[0113] In the case where the single use setting tool 100 and the wellbore tool 102 are components in a tool string, after the initiator 118 is inserted the seal adapter portion 107 of the inner piston 104 may be connected to the first connecting portion 521 of the seal adapter 512.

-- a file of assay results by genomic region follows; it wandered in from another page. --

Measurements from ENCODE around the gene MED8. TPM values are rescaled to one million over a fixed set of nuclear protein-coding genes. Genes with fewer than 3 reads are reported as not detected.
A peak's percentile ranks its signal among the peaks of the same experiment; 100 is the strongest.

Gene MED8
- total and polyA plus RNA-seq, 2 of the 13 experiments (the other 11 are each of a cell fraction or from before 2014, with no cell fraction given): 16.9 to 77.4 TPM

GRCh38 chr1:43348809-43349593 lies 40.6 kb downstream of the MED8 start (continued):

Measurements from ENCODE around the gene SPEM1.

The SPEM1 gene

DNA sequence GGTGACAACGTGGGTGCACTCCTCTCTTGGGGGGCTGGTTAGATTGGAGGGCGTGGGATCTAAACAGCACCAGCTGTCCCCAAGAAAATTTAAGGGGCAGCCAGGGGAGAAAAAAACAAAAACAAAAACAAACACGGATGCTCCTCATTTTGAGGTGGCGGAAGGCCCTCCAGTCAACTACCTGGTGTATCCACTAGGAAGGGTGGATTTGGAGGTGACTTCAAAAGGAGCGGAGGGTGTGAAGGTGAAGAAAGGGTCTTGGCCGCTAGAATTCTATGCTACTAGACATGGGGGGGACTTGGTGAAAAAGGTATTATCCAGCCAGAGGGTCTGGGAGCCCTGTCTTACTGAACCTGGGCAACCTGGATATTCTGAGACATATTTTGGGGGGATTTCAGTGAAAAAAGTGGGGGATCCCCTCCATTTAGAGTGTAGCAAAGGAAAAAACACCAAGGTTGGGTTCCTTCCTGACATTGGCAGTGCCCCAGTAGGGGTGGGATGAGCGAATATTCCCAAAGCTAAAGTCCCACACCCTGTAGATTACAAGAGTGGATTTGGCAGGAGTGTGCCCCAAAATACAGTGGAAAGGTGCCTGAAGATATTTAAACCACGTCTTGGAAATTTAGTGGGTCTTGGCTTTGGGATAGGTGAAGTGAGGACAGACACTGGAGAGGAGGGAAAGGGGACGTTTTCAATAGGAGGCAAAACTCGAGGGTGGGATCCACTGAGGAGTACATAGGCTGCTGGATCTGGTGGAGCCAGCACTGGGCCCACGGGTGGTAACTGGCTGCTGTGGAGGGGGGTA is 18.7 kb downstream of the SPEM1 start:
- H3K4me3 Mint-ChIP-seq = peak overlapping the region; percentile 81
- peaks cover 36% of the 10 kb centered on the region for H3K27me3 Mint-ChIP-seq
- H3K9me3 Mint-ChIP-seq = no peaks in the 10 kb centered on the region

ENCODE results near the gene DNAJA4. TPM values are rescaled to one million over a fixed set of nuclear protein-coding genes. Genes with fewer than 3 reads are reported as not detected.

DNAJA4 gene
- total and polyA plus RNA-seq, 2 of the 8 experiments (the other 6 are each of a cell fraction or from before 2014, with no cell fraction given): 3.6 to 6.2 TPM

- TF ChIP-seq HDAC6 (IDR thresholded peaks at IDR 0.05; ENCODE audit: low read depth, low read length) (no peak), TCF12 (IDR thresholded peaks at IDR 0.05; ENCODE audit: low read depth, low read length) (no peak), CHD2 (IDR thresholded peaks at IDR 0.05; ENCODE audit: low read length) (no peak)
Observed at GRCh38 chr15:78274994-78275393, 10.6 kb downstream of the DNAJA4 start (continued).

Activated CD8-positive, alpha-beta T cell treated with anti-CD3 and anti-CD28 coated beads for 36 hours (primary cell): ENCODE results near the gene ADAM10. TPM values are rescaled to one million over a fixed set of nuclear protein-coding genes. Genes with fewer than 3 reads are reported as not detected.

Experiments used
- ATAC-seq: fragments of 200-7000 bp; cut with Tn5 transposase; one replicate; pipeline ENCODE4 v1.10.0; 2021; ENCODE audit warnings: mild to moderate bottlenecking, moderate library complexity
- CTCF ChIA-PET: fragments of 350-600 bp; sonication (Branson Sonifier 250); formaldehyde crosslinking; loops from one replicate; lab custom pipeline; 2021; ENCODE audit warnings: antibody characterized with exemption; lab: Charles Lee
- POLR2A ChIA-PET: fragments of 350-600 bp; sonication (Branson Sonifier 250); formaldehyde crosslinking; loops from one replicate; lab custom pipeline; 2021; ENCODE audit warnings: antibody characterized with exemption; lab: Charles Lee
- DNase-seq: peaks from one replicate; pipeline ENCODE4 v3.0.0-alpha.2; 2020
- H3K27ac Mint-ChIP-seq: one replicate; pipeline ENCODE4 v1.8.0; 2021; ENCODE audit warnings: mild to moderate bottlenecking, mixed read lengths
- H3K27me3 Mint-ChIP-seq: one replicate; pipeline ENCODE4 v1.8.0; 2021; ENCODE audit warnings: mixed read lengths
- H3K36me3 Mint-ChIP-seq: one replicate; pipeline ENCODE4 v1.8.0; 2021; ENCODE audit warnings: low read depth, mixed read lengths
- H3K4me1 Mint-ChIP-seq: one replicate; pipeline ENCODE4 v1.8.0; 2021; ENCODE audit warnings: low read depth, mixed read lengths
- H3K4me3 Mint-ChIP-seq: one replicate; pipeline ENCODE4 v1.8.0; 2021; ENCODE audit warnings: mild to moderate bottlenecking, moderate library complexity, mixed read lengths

An upstream wellbore tool, wireline connector, or other components as are known in the art may then be connected to the second connecting portion 522 of the seal adapter 512. When the full tool string 600 is assembled it is deployed into the wellbore. At an appropriate time as determined by elapsed time, measured distance, located position, or by other techniques as are known in the art, the single use setting tool 100 may be initiated by relaying an electrical signal through the tool string 600 to the single use setting tool 100, ultimately via the bulkhead 514 in the seal adapter 512 as previously described. The initiator 118 may initiate in response to receiving the electrical signal, and in certain embodiments the method further includes confirming, after initiating the initiator, that the electrical communication between the first electrical connection of the electrical feedthrough bulkhead assembly and the initiator has been terminated. The confirmation may be provided by, for example and as discussed above, disintegration of the initiator holder 138 causing the initiator 118 to fall from a first position in which the line-in portion 147 of the initiator head is in contact with the distal contact pin 516 of the bulkhead 514 to a second position in which the line-in portion 147 of the initiator head 146 is not in contact with the distal contact pin 516 of the bulkhead 514.